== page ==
The Health Protection (Coronavirus) Regulations 2020 – new laws to assist with containment
As this is a fast moving topic, please note that this article is current as at 10/03/20. For further information, please contact Daniel Freeman.
The Health Protection (Coronavirus) Regulations 2020 (the Regulations) were laid before the UK Parliament on 10 February 2020 and put in place with immediate effect. A UK Government press release on the same day explained that the purpose of the Regulations is “to reduce the risk of further human-to-human transmission” of coronavirus (COVID-19).
The press release further stated:
The strengthened powers, effective immediately, will ensure that NHS staff dealing with possible cases can be confident the necessary powers are in place to keep individuals in isolation where public health professionals believe there is a reasonable risk an individual may have the virus.
In the same announcement, Secretary of State for Health and Social Care, Matt Hancock is noted as stating:
NHS staff and others will now be supported with additional legal powers to keep people safe across the country. The transmission of coronavirus would constitute a serious threat - so I am taking action to protect the public and isolate those at risk of spreading the virus.
The Regulations set out new powers “for medical professionals, public health professionals and the police” in assessing, treating, confining and detaining individuals with COVID-19. These Regulations impact on the ability of hospitals and clinicians to isolate or detain patients who may have COVID-19 or are being assessed for it.
Detention for screening, assessment and imposition of any restrictions (Regulation 4)
The Regulations allow for detention of members of the public “for screening, assessment and imposition of any restrictions” (restrictions set out under regulation 5) for up to 48 hours or alternatively if screening has been undertaken, and restrictions are applied, the end of those restrictions. References in the Regulations to ‘P’ mean person.
Detention will be permitted in two scenarios:
Regulation 4.(2) (a) and (b)
- “the Secretary of State or a registered public health consultant has reasonable grounds to believe that P is, or may be, infected or contaminated with Coronavirus; and the Secretary of State or a registered public health consultant considers that there is a risk that P might infect or contaminate others”; and
Regulation 4.(3) (a) and (b)
- “P has arrived in England on an aircraft, ship or train from outside the United Kingdom, whether directly or via Northern Ireland, Scotland or Wales; and has left, or the Secretary of State or a registered public health consultant has reasonable grounds to believe P has left, an infected area within the 14 day period immediately preceding the date of P’s arrival in England.”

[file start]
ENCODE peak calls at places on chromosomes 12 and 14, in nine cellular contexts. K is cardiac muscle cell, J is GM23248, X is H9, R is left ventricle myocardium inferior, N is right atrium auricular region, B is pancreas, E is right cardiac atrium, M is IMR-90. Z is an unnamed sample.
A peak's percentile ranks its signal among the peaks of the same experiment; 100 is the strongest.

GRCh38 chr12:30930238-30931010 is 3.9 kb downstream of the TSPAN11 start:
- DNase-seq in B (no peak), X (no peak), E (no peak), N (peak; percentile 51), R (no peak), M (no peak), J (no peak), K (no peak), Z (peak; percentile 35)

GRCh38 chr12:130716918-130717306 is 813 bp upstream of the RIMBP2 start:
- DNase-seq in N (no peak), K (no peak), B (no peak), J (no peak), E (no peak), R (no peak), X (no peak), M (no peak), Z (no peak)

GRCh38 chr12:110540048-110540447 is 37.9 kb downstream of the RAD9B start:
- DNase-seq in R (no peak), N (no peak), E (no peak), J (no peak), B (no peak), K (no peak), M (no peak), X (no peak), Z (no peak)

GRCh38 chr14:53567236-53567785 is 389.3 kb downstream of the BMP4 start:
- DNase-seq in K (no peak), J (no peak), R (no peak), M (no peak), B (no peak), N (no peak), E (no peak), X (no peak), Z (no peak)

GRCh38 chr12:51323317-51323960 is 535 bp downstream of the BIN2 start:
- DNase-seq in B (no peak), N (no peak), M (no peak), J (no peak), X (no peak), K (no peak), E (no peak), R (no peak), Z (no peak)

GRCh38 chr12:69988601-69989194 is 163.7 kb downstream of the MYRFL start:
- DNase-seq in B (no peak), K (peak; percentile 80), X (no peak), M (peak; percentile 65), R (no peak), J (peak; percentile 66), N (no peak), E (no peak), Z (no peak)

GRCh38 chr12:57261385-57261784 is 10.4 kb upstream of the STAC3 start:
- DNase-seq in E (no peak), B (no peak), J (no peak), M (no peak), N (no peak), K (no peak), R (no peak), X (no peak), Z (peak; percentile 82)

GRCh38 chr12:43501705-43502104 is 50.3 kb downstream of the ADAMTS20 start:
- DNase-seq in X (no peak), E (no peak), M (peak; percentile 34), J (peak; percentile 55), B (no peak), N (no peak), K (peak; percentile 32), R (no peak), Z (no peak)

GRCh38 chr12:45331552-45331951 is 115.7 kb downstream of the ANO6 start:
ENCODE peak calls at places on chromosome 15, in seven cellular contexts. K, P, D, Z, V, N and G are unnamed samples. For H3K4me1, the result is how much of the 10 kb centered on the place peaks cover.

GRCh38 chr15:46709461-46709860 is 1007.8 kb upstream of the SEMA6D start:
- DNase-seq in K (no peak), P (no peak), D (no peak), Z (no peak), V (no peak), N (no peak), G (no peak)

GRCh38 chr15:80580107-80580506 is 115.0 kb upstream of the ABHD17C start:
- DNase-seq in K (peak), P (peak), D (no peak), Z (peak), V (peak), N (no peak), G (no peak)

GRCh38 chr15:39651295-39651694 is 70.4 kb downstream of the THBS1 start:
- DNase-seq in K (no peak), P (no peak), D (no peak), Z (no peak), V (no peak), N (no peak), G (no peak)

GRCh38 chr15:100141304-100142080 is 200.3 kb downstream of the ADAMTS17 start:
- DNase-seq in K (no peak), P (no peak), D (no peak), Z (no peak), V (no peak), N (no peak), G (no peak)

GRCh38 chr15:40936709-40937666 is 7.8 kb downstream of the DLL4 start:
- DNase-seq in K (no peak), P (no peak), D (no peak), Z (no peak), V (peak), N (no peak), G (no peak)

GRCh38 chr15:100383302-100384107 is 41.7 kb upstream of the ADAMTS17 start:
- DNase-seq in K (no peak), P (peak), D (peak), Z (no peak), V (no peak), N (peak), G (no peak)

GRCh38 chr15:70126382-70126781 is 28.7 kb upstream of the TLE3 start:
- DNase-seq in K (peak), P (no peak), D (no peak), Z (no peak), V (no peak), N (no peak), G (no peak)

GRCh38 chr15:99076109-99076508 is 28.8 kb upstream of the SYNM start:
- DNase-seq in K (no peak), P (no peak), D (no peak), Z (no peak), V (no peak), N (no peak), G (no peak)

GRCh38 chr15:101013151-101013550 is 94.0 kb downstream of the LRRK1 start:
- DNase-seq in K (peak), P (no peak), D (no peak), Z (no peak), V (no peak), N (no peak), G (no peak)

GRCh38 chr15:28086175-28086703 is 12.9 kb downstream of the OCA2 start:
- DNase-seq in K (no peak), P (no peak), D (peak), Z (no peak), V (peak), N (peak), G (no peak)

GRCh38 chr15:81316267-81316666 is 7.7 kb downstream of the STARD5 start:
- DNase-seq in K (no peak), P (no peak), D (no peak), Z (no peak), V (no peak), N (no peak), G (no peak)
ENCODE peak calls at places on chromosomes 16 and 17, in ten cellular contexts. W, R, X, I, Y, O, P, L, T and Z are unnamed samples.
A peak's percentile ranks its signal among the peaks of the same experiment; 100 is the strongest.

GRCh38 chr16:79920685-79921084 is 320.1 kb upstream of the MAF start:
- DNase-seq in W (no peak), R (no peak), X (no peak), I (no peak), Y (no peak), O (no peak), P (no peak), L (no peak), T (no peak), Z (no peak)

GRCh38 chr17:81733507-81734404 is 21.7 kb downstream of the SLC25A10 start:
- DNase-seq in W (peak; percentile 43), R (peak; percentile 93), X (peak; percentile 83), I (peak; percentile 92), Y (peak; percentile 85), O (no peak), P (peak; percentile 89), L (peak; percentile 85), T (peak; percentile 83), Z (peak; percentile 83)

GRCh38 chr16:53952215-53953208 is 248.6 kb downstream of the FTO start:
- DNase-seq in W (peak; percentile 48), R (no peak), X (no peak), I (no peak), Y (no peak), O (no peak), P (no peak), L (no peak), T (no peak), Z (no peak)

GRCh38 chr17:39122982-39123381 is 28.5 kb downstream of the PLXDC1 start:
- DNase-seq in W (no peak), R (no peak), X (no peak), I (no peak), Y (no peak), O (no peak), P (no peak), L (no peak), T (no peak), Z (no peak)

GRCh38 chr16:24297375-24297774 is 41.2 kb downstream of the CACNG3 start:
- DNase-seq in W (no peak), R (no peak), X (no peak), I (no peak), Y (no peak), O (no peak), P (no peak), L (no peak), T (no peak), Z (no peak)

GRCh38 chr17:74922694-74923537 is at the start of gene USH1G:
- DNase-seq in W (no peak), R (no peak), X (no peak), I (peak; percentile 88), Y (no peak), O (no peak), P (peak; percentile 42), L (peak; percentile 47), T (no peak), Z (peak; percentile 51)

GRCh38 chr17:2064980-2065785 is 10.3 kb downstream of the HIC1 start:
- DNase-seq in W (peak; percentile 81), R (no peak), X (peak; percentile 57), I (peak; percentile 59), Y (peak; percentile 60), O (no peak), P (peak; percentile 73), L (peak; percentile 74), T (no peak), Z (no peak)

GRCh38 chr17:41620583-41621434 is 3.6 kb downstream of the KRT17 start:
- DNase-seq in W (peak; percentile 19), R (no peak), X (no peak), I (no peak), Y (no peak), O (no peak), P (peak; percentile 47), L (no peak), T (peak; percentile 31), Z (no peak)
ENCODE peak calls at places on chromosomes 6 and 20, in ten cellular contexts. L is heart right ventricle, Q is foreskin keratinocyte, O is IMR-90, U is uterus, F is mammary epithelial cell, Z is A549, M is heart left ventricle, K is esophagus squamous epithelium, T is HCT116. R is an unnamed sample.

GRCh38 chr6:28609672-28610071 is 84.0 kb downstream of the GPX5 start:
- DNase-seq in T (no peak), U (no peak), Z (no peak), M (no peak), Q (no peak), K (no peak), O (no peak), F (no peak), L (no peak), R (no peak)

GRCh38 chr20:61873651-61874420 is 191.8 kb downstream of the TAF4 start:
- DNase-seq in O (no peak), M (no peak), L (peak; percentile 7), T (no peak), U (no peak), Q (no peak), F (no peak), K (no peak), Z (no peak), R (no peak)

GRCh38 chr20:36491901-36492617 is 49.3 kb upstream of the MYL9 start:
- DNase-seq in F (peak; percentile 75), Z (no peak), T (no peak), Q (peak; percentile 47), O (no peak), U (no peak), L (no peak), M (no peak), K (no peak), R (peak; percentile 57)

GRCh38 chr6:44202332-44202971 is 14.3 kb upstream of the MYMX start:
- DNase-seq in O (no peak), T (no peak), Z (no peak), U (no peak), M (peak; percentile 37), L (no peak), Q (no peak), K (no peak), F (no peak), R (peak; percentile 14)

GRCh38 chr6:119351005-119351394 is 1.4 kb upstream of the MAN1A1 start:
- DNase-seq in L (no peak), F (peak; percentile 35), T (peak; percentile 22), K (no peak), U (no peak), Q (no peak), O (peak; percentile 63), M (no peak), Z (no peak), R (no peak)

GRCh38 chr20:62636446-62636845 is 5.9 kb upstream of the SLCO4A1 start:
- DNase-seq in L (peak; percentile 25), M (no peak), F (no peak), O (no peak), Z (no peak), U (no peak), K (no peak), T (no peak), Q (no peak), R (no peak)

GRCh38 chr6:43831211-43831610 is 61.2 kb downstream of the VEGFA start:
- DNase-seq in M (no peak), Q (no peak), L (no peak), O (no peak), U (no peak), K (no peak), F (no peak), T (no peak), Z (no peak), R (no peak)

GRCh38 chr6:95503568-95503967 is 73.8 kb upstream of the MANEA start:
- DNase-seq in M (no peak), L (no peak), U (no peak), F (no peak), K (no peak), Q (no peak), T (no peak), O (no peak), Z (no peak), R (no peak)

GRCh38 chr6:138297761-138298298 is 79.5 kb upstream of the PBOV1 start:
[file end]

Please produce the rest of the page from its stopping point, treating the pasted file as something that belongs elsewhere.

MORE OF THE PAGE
Imposition of restrictions and requirements (Regulations 5 and 7)
If it is thought that restrictions are required to avoid further contamination to another party or spread of the disease, then restrictions can be applied to that person. Those restrictions allow for more screening tests, to carry out further assessments and/or impose further restrictions on that person.
Further restrictions can be applied to a person after assessment or after release from detention, under s.7 of the Regulations. Regulation 7(2), 7(3) and 7(4) state:
“7.(2) The requirements specified in this paragraph are for P to -
(a) provide P’s contact details to a public health officer;
(b) supply information to a public health officer which may assist in assessing P’s health;
(c) at such time as a public health officer may specify, allow the officer or a medical officer, to take a biological sample of P, including a sample of P’s respiratory secretions or blood, by appropriate means including by swabbing P’s nasopharyngeal cavity, or provide such a sample;
(d) comply with any other specified condition or to take any other specified measure.
7.(3) The conditions or measures which may be specified under paragraph (2)(d) include -
(a) a restriction on P’s travel;
(b) a restriction on P’s activities;
(c) a restriction on P’s contact with specified persons.
7.(4) The period for which a restriction is imposed under paragraph (3) may not exceed 14 days beginning with the day on which the restriction is imposed.”
Before imposing these restrictions, the person needs to be informed and listen to/consider any reasonable objections.
The Regulations do not allow for forced taking of samples. Where a restriction is placed on a person, and they do not comply with it, then a police constable may take that person to a suitable place (specified by the Secretary of State or a public health officer) for detention or isolation and keep that person in detention or isolation (Regulation 13). This is the same if a person absconds from detention or isolation.
The Regulations allow for the detention and isolation of individuals outside of a normal Mental Health Act 1983 or under criminal law. They are designed to contain and stop the spread of COVID-19.
It is important to note that the Regulations only go so far as to make failure to comply with a restriction a criminal offence, and so if an individual does refuse to provide a sample, hospitals and clinicians cannot compel them. The Regulations do not provide provision to force a person to provide a sample, unless it falls under a criminal action and a warrant is provided.
Given the potential implications for individuals (detention, screening, and imposition of restrictions and other requirements) as set out in the Regulations, careful consideration of the measures to ensure compliance with them (should application of the Regulations become necessary) is strongly advised.
Since publication of this article, The Health Protection (Coronavirus) Regulations 2020 have been revoked by the Coronavirus Act 2020 (see Schedule 21, paragraph 24).